Mental health and your drinking

Erynn Blansjaar | December 2021 | 8 minutes

We’re often told alcohol is a depressant, but what effects can drinking actually have on our mental health? Taking a break from alcohol can clear a foggy brain and help encourage you get support for any underlying problems you might have.

Many of us will admit to drinking to manage stress or symptoms of anxiety, depression or other mental health issues. It’s common to hear people say that they drink to give them more confidence or to cope where they might otherwise feel uncomfortable, such as large groups of people or one-on-one situations. In other words, we ‘self-medicate’ with alcohol to get through difficult times.

In the short term this might feel like it’s helping, but really it can make things worse:

  • As the initial chill-out effect of the alcohol wears off, you might feel worse than you did before. This will be particularly felt during hangovers – ‘hangxiety’ is a real thing, people.
  • Self-medicating for mental health problems can often mean the underlying problem or condition isn’t addressed
  • Drinking too much can worsen an underlying mental health problem

How does alcohol affect our mental health longer-term? The relationship between alcohol consumption and mental health is very complex, but here is a brief explanation of the current evidence.


Drinking alcohol causes chemical changes in your brain that can affect your mental wellbeing. At first, the drink may lower your inhibitions and reduce anxiety by depressing the brain’s impulse control centre. But after a while, with more frequent alcohol consumption, the chemical make-up of your brain starts to change – the booze decreases the number of neurotransmitters in your brain which it needs to naturally reduce anxiety. This means that, over time, you’ll need more alcohol to get the same anxiety-reduced feeling. Repetitive self-medication like this could lead to more serious alcohol problems in the long term.

Another potential danger is that it’s impossible to keep the amount of alcohol in your system consistent. This means you can’t maintain the anxiety-reducing effect alcohol can give – eventually, the effects turn negative as more alcohol enters your bloodstream. After a little while, the inhibiting effect of the alcohol turns into a depressant, and you might start to feel worse.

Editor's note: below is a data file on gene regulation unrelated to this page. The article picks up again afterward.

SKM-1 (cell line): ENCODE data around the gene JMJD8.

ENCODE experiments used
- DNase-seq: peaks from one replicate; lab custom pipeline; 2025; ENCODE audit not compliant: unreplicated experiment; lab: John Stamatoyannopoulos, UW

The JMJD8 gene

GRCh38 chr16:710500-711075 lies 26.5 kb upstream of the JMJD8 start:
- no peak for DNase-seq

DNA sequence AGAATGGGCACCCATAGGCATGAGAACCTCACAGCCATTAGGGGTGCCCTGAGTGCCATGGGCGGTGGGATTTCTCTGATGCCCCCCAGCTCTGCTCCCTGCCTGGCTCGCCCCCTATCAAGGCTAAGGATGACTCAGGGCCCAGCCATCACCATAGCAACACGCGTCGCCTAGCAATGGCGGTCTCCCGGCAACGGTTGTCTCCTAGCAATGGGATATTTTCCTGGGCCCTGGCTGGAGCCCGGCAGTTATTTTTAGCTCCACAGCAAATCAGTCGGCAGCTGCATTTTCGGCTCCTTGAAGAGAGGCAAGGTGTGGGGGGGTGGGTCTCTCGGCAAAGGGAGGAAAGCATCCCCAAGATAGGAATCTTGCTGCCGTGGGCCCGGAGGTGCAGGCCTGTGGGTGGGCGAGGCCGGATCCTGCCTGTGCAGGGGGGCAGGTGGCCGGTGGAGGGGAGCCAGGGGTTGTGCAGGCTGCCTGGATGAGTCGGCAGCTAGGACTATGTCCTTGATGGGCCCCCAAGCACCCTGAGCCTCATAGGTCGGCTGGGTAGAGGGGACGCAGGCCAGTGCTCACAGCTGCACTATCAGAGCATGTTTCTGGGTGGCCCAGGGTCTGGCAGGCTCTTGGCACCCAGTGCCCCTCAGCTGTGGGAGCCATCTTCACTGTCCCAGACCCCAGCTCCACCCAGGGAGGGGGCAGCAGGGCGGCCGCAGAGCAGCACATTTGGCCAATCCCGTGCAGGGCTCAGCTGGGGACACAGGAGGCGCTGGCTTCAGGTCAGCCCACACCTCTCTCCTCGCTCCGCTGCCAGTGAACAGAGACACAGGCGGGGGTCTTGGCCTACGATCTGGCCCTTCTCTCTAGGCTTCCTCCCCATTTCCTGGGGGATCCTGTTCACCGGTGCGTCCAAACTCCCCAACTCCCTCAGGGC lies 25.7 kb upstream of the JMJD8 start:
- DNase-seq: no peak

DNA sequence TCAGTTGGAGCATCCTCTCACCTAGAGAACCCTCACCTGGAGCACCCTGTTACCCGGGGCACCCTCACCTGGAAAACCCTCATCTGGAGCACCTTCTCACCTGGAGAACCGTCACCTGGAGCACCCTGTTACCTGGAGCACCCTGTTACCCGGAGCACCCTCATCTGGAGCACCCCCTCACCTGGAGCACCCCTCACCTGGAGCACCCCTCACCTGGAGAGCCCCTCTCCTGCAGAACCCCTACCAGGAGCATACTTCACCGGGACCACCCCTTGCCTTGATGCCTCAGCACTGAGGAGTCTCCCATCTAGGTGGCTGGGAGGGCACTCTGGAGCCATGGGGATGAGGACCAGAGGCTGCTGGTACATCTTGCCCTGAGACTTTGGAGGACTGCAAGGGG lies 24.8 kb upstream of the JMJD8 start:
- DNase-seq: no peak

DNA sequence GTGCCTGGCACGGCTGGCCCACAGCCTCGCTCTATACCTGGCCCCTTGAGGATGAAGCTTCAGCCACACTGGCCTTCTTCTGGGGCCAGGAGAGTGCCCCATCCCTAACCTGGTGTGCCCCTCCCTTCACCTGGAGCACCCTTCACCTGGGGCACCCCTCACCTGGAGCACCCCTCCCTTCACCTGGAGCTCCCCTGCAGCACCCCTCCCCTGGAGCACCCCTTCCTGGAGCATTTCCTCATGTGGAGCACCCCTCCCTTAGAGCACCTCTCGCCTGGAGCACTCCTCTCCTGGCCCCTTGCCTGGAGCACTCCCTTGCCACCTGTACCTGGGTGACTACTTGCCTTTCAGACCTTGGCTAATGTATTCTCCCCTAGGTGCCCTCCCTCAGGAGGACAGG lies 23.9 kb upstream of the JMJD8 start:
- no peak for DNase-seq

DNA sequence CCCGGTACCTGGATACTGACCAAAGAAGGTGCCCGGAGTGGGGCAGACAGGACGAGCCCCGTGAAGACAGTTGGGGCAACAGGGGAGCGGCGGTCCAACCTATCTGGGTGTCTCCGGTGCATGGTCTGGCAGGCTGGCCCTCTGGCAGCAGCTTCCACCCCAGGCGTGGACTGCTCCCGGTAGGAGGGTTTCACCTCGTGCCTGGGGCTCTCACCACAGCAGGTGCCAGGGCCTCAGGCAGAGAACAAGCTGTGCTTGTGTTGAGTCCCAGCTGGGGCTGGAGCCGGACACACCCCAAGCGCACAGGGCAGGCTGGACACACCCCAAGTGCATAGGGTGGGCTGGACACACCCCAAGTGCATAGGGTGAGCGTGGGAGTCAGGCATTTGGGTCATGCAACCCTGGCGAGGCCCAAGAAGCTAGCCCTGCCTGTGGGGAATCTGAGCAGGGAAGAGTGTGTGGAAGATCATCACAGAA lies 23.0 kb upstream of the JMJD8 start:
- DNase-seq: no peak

Serotonin is the neurotransmitter often associated with happiness. Regular alcohol consumption reduces the amount of serotonin you have in your body, thus making you feel worse than before. Again, some might turn to booze for that temporary relief... It’s so easy to fall into self-medicating, but it’s not a solution – in fact, it’s contributing to the problem.[1]

Going dry for a month, like Dry January®, could shed some light on your mental health problems. Not having alcohol in your system for four weeks will clear some of the fog in your head and allow you to assess how you’re really feeling.

It gives your brain a break – long enough to reset. If you’ve been feeling low for a while, now is a good time to work out whether alcohol has been making it worse, and whether it might be time to talk to a professional.

If you rely heavily on alcohol to get you through the day, taking on Dry January® or Sober Spring may not be for you – quitting cold turkey can have adverse effects on your health. Take our AUDIT quiz to see whether you might be at risk.

We have information about support and who you can talk to here. If you’re concerned about a friend or family member, you can go here for advice.

If you’ve not had a look already, why not check out our book Try Dry®: the Official Guide to a Month Off Booze? It’s full of handy tips and advice about what to expect from a month without alcohol - whether that's for January or any other month!